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Veteran director challenges today's films -- and audiences

By David Sterritt / August 13, 1981

In the center of a rustic living room, Michael Caine sits behind a desk. Christopher Reeve holds a pistol to his head. With menacing calm, Reeve explains the next step of his evil plan, backing slowly from his victime and out of the room. As he exits, a smallish man behind a large movie camera yells "Cut!" and jumps to his feet with a delighted smile.Another scene from "Deathtrap" is wrapped up and in the can.

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Like most Hollywood movies, "Deathtrap" is built mostly of illusions. The lightning that flashes during Reeve's monologue is generated on cue by a busy special-effects man, and even the living room is no rural retreat but a carefully constructed set on a New York City soundstage. Like the plot of "Deathtrap" itself, nothing is what it seems. And it's the job of the director, that furiously concentrating man behind the camera, to lead us through the labyrinth so artfully that we enjoy both the illusions and the story that they serve.

Since the director is Sidney Lumet, there's a strong chance that "Deathtrap" will prove as popular on-screen as it is onstage. Despite a plot that's too tricky for comfort, it has been running for years on Broadway, with a variety of stars in the leading role of a playwright who gets snarled in one of his own whodunit schemes.

Lumet is one of the most versatile filmmakers in Hollywood today. A veteran entertainer who insists on treating his audience and his material with equal respect, his work ranges from "Twelve Angry Men" and "Long Day's Journey Into Night" to "Dog Day Afternoon" and "Network."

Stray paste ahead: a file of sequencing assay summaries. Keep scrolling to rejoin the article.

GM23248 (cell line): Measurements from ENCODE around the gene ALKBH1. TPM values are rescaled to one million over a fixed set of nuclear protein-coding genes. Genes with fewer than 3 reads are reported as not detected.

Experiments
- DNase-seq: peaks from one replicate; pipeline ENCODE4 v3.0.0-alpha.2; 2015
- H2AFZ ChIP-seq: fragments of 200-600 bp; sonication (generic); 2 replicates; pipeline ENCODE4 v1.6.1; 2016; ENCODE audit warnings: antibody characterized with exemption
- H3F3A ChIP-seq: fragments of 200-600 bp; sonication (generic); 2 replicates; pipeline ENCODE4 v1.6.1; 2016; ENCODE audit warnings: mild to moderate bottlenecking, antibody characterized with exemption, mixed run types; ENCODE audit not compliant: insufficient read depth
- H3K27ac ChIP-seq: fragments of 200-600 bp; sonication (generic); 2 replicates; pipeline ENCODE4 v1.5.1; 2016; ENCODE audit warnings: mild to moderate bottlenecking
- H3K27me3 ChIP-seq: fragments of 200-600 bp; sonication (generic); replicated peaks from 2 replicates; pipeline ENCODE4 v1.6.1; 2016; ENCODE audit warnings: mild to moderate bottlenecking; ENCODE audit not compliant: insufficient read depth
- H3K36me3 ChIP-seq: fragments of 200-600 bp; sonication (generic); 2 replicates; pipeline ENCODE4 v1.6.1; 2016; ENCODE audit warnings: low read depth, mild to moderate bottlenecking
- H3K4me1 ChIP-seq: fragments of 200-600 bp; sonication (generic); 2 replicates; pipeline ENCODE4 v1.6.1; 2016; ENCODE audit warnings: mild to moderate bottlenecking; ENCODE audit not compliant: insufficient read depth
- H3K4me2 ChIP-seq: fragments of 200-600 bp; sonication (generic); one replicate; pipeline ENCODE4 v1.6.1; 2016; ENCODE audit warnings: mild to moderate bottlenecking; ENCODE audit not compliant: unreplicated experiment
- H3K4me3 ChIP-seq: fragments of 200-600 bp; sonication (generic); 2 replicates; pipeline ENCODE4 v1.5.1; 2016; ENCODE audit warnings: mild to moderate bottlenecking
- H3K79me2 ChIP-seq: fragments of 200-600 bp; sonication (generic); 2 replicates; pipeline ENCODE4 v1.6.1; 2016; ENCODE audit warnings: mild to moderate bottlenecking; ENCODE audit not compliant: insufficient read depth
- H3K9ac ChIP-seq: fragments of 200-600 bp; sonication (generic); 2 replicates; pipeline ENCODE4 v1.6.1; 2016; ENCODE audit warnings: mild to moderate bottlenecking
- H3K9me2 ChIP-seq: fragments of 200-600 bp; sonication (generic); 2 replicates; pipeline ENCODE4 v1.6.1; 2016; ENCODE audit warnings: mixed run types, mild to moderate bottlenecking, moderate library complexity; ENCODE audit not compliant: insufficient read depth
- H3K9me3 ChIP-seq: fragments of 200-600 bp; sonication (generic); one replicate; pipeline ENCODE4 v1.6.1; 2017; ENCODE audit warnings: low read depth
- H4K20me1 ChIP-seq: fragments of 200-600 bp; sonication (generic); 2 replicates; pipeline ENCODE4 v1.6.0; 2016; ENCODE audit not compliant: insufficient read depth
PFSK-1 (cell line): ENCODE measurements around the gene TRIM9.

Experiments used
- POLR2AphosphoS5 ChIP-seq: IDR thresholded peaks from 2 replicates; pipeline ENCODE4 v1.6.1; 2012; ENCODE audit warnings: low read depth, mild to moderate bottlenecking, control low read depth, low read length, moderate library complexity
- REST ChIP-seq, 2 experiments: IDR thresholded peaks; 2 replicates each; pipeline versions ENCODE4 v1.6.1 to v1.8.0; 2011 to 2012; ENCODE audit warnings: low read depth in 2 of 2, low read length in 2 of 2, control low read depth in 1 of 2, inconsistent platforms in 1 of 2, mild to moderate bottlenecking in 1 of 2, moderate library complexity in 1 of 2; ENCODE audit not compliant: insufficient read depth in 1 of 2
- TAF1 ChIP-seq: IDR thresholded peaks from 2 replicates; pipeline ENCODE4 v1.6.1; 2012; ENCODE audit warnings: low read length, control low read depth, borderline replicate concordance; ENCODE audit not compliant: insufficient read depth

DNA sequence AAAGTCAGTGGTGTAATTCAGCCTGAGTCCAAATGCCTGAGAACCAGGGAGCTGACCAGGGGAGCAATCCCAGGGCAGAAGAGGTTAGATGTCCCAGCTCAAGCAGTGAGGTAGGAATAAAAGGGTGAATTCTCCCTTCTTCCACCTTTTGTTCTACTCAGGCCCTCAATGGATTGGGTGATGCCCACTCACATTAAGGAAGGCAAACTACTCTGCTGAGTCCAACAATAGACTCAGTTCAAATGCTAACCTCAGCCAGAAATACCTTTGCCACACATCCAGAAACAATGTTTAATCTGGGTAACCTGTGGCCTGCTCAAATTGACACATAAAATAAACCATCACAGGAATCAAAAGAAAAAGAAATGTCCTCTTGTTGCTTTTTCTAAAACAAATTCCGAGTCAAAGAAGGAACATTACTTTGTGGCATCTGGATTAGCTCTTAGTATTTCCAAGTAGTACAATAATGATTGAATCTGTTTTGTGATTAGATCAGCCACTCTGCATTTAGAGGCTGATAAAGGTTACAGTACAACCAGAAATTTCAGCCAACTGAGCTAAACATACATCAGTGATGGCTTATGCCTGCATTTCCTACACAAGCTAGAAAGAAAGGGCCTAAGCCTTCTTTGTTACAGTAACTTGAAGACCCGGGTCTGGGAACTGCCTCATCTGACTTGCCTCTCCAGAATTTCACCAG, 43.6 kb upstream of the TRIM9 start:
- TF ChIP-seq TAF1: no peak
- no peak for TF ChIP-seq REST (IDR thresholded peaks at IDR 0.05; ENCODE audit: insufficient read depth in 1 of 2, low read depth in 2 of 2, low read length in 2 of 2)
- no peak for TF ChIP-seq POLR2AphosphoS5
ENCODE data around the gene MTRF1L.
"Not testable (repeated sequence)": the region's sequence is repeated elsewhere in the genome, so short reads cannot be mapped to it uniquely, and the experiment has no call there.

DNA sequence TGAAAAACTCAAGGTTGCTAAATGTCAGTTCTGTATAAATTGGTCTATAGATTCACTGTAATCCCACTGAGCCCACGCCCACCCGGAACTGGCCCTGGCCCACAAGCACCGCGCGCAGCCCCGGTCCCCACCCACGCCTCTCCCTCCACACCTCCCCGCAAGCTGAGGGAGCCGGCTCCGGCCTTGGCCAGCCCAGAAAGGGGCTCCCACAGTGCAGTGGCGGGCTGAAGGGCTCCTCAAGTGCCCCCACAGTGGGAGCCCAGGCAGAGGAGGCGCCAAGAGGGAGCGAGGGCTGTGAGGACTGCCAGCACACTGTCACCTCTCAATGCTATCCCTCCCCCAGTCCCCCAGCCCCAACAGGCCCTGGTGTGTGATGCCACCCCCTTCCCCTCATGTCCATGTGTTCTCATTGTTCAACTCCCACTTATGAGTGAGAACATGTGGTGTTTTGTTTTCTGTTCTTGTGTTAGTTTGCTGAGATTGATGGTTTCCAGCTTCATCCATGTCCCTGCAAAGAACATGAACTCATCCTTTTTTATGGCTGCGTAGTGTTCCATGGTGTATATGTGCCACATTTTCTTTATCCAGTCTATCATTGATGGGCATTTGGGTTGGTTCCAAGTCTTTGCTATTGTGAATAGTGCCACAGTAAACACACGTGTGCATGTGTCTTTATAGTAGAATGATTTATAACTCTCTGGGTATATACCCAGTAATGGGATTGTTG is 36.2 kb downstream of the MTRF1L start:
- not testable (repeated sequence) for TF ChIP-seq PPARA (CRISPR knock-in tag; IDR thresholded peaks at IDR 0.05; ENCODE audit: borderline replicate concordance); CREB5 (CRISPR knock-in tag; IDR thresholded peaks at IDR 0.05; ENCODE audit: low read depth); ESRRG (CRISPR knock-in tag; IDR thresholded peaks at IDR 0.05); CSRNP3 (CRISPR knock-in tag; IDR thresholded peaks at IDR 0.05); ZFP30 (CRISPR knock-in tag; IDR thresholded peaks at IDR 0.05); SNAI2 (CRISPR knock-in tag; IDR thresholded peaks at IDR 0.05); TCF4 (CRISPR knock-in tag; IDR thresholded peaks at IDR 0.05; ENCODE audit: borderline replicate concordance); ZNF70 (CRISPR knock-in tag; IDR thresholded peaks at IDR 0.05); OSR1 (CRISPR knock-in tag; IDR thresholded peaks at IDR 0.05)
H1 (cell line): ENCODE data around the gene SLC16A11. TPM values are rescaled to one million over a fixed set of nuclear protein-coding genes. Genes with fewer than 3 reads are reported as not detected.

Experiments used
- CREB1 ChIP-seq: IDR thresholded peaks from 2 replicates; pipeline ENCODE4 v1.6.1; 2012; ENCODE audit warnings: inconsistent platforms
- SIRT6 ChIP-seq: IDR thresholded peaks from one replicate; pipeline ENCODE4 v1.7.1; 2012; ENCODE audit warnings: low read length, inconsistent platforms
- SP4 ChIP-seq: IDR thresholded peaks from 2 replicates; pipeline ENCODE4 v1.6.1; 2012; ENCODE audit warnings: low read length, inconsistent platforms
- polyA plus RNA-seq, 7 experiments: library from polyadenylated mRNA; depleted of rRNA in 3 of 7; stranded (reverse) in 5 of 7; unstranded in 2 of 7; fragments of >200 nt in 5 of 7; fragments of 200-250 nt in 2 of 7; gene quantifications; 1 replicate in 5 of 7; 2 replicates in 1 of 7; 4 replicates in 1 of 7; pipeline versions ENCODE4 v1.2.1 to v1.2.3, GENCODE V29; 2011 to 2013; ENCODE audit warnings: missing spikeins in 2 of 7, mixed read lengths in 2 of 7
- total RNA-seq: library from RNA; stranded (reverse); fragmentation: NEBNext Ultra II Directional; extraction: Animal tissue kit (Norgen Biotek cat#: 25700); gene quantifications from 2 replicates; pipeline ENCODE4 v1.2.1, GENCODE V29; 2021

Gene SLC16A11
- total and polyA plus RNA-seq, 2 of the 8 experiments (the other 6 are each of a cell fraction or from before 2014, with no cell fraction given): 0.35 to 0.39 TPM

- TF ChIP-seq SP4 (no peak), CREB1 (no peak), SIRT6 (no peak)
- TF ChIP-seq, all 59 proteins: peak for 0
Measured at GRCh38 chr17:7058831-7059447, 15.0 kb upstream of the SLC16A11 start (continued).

He was attracted to "Deathtrap" by its wit and literacy, scarce qualities on the current movie scene. Before it goes into release, however, lumet will be represented by another picture of a very different kind, which opens later this month: "Prince of the City," an epical study of crime and punishment based on the real-life story of a New York cop who sparked a major probe of police corruption and connections with organized crime.

On the surface, it sounds like a reprise of "Serpico," an earlier Lumet hit. But this is no cunningly contrived "biopic" with a photogenic Al Pacino grabbing all the attention. "Prince of the City" is a long, relentless melodrama without a single movie-star face to conjure its many plots and subplots into a neat celluloid package. Though it periodically loses its way among cardboard characters and stereotyped scenes, it deserves hefty credit for attempting more than the average movie dreams of accomplishing.

Over sandwiches in a modest Manhattan office, Lumet recently discussed his latest ventures, and the Hollywood scene in general.

What appealed to you about "Prince of the City?"

It's a classic tragedy: A guy steps into a situation thinking he can control circumstances, and circumstances end up controlling him. I wanted the chance to do that time-less subject in modern times.

Why is it such a long picture -- nearly three hours?

I thought it would be even longer. The story covers several years, but that's not the main reason. We needed a lot of time because everything in the story must reverse itself sooner or later. Everyone who starts out looking good has clay feet revealed. Everyone who starts out low has moments of magnanimous behavior.

And it all happenedm -- we didn't invent any of it. It's a very uncommon picture, with no ordinary heroes or villains.You never get your feet planted -- everything is pulled from under you all the time.


Because I wanted no rubber-ducky psychological stuff about why people did things. I won't know why so-and-so did what he did, and he probably doesn't know either. And it doesn't matter. All that matters is what happens.